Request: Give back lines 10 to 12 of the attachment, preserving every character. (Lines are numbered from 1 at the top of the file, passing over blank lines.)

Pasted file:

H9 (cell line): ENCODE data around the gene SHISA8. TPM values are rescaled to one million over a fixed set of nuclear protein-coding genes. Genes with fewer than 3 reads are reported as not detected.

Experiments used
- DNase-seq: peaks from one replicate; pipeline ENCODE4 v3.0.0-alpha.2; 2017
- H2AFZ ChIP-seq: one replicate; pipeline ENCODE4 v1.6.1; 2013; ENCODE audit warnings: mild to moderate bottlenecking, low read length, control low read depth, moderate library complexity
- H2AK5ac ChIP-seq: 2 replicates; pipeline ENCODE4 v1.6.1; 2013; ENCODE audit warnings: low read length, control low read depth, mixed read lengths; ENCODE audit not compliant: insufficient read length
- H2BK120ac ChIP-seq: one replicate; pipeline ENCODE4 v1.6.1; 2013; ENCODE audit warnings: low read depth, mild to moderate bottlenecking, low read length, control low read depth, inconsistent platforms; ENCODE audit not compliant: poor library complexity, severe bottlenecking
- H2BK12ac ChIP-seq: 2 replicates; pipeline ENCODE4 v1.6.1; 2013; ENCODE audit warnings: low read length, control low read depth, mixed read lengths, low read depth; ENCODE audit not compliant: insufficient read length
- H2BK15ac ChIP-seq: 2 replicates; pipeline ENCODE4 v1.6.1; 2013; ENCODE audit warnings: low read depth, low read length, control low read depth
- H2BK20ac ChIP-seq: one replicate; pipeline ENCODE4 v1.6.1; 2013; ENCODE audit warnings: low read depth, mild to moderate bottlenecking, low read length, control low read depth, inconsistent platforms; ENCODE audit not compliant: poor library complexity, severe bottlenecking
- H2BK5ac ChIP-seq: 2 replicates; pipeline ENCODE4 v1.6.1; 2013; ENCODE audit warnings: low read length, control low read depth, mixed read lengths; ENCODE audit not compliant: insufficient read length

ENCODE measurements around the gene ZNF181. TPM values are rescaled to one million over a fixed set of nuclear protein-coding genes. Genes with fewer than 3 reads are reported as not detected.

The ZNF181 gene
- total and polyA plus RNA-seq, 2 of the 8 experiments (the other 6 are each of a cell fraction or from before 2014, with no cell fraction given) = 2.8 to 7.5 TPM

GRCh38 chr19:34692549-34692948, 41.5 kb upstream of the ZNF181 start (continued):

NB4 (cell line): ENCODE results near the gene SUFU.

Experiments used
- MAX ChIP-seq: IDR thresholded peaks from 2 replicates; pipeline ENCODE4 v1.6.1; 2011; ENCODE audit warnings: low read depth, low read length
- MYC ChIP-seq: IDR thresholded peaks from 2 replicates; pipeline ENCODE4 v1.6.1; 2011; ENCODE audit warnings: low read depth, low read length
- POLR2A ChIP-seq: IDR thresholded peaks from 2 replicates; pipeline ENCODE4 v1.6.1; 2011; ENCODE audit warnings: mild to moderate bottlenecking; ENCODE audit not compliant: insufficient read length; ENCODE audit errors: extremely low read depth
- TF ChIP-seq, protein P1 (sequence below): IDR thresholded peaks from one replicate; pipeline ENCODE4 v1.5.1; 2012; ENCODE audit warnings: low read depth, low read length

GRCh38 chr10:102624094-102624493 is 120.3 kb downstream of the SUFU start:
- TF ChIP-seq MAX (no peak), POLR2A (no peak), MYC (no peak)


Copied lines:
- H2BK5ac ChIP-seq: 2 replicates; pipeline ENCODE4 v1.6.1; 2013; ENCODE audit warnings: low read length, control low read depth, mixed read lengths; ENCODE audit not compliant: insufficient read length

ENCODE measurements around the gene ZNF181. TPM values are rescaled to one million over a fixed set of nuclear protein-coding genes. Genes with fewer than 3 reads are reported as not detected.

The ZNF181 gene